Tillage crowds have grown in the past few years. Crowds as large have 4,000 per afternoon have lined up to see the tillage demonstrations. At one time moldboard plows dominated the tillage demonstrations, then disappeared. A moldboard plow returned to an exhibit lot at the Farm Progress Show in Boone, Iowa in 2010. However, the stars of the tillage show will be disks, chisels, disc-rippers and a host of other tools, including vertical tillage tools. Vertical tillage is defined as any tool that tends to move soil up and down instead of using an implement that mixes soil and residue horizontally.
Because there are more tillage tools than combines, there won't be loudspeaker presentations before the first pass. If you're interested in a particular tool, either ask the rep working with that company's tool during the demo, or find the company's booth on the Exhibit Field and ask reps there about the parts you're not sure about.
Vertical tillage tools
The biggest change since the show was in Decatur in 2009 is that there will be a class for tools that want to run faster to show what they can do. Most of the new tillage tools, with nearly a dozen on the market, are recommended to run at 7 to 9 miles per hour. When run at slower speeds you don't always get a true picture of what the implement can do.
"We'll run tools that require traditional speeds first, then run vertical tillage tools at faster speeds," Lovig says. "We had a few hiccups last year the first time we did it, but we've got them worked out. It really lets farmers get a better idea of what the machines can do."
Show organizers want everyone to get a good look at the tools in action and how they perform, but they also want them to stay safe, Jungmann emphasizes. Lovig and his crew in the field will be easily identifiable with orange vests. Look to them for instructions. Typically, spectators stand behind a rope extending the length of the field for tillage demonstrations. As tools make passes, the rope moves in so people can inspect the performance of any machines they're interested in.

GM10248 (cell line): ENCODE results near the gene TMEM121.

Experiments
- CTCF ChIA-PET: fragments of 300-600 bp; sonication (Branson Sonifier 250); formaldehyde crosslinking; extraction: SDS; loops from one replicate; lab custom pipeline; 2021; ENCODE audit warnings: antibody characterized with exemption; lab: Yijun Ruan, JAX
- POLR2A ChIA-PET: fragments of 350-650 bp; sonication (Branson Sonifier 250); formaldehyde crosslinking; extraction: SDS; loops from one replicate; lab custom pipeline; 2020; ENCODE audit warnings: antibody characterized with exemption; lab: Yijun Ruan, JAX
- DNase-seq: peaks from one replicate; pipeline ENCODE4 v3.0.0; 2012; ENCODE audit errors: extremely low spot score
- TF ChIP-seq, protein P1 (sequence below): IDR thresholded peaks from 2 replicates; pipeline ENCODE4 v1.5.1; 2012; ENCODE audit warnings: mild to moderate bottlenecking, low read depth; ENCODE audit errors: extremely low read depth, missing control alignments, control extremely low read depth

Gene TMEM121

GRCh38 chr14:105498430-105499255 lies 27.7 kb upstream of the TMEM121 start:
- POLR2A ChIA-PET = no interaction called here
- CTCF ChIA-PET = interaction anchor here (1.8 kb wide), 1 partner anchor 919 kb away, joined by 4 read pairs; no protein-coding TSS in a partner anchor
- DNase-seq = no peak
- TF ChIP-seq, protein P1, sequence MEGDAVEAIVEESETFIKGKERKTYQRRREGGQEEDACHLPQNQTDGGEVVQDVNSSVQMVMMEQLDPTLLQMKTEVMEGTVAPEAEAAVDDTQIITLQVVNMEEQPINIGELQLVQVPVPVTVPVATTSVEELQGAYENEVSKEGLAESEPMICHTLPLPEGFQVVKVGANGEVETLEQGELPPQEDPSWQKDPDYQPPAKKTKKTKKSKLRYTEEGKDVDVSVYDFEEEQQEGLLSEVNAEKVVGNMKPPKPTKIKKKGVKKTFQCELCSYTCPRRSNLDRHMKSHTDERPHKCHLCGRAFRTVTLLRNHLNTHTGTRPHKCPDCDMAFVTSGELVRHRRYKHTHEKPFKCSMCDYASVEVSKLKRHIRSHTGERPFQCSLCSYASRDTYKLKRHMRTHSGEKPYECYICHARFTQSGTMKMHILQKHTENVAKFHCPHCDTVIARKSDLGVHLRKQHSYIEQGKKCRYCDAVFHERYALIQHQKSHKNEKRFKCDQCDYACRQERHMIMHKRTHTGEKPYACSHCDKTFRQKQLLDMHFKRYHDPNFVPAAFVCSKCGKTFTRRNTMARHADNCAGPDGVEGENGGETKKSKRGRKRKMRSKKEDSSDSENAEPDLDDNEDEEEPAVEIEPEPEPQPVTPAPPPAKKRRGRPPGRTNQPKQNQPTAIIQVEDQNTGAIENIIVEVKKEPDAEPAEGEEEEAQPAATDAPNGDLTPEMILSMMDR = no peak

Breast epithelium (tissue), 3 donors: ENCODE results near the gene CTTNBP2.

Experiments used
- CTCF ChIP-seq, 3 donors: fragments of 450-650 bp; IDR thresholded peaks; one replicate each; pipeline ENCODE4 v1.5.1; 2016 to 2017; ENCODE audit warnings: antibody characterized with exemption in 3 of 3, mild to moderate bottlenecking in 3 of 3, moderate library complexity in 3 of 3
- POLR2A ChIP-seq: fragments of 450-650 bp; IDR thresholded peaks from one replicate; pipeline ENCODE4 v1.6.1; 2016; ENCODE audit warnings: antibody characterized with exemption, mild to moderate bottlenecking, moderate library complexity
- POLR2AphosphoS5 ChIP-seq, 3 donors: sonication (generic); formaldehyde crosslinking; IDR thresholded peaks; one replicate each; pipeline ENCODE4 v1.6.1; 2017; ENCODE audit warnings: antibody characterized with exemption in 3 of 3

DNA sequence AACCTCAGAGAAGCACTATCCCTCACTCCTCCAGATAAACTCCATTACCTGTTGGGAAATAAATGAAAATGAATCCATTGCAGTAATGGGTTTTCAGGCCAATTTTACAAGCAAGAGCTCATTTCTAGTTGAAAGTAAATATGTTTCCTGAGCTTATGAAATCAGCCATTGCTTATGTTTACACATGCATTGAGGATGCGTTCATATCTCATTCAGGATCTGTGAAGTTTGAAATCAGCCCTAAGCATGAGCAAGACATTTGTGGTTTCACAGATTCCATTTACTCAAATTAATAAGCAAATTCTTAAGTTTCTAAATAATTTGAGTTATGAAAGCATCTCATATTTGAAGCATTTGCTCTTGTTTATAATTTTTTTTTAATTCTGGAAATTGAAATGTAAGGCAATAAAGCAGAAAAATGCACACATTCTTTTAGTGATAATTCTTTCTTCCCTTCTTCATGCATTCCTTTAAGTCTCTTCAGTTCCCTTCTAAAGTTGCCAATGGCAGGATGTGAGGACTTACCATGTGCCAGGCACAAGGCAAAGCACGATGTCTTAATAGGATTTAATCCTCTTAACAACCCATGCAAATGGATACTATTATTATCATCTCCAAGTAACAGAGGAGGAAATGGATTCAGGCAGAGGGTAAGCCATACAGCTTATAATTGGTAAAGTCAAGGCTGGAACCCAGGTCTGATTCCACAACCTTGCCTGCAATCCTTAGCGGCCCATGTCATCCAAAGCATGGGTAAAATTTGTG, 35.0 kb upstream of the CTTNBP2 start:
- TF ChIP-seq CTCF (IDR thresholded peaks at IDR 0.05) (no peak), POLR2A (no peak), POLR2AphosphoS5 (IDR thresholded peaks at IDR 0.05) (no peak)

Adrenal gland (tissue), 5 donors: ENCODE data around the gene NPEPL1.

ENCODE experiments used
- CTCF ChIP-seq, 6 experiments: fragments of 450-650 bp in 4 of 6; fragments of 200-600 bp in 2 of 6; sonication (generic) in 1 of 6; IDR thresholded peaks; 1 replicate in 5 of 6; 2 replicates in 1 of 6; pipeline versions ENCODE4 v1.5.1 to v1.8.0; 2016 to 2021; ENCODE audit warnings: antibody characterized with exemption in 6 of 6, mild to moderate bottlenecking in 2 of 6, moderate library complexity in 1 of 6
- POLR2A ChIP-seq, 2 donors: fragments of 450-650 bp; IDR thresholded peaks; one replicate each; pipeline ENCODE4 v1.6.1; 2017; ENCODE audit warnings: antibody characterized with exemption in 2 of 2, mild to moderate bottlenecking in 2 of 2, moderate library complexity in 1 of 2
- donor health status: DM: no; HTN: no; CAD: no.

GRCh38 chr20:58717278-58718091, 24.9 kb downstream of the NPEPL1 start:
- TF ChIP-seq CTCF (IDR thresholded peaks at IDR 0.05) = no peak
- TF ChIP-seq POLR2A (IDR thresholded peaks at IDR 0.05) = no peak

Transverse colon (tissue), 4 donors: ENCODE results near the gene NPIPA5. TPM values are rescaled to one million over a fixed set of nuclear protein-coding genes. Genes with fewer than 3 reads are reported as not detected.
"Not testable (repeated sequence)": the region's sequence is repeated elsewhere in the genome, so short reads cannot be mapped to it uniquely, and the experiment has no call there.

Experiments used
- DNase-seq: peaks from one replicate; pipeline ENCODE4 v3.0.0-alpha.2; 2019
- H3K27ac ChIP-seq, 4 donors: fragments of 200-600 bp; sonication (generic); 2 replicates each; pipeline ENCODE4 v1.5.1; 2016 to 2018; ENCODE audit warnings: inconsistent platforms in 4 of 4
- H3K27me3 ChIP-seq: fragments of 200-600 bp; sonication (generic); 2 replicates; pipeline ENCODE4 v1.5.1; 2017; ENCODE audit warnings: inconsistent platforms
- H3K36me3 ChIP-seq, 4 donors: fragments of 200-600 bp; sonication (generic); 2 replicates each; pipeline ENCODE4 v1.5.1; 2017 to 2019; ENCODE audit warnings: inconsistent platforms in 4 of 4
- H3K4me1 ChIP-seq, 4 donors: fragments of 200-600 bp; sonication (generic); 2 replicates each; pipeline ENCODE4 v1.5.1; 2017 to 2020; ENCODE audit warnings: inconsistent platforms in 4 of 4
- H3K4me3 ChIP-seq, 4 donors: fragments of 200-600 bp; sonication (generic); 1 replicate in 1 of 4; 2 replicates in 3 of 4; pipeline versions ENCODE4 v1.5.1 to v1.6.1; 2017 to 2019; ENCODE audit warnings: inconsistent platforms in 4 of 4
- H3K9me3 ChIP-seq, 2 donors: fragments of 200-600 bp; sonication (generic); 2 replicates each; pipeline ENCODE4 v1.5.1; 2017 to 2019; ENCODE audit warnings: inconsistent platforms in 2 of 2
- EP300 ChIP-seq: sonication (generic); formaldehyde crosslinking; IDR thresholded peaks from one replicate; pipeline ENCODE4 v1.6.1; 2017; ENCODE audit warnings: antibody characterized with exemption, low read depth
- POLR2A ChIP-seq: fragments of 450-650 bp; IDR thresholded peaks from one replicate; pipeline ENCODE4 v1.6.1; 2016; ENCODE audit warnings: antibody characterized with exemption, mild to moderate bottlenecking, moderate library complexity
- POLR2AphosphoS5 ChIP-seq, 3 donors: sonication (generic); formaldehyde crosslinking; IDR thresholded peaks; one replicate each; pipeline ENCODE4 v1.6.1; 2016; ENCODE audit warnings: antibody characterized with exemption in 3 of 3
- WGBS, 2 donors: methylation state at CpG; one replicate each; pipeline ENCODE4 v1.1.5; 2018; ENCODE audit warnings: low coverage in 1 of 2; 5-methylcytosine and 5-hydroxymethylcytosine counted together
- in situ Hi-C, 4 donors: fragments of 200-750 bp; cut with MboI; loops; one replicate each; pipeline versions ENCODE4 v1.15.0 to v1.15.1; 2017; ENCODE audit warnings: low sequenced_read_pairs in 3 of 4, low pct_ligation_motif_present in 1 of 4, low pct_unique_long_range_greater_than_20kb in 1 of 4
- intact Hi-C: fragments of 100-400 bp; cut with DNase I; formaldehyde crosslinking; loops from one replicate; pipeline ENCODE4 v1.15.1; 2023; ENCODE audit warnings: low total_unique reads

Some of the fields are very close to the exhibit field. It's a plus of the Decatur show site. However, trams will run continuously when necessary to get people to and from the field. Remember, however, that it is a walking show. Don't make all your plans around being able to catch a shuttle to the field. Depending upon crowd size, you could have to wait to board a shuttle.
When they're needed, you'll find the shuttles boarding at the north end of Central Vvenue, Jungmann says.
Intended plans are posted on the maps. However, if crop or weather conditions force changes, here's how you can find out what's going on in the field during the day.
First, there will be two electronic message boards carrying information about field demonstrations planned for the day. One will be near the main entrance on the south side of the exhibit field. The other will be on the north end of Central Avenue, near where shuttles load.
In addition, every attempt will be made to keep folks in the information booths up to date with what's happening that day. If you're not sure if there may have been adjustments, check at any information booth.
The precision demonstration area will be expanded for 2011, Lovig says. These demonstrations are scheduled from 10 a.m. to 3 p.m., although each demonstration may not run constantly during that time. Here's where you'll find demonstrations on auto-guidance, strip tillage and other precision farming innovations.
In addition, some of the grain handling companies will be doing demonstrations in this area this year. Look for the location on the map. Individual companies may offer ride and drive areas. Check with the individual company you're interested in for in formation about where and how those one-on-one demonstrations will operate.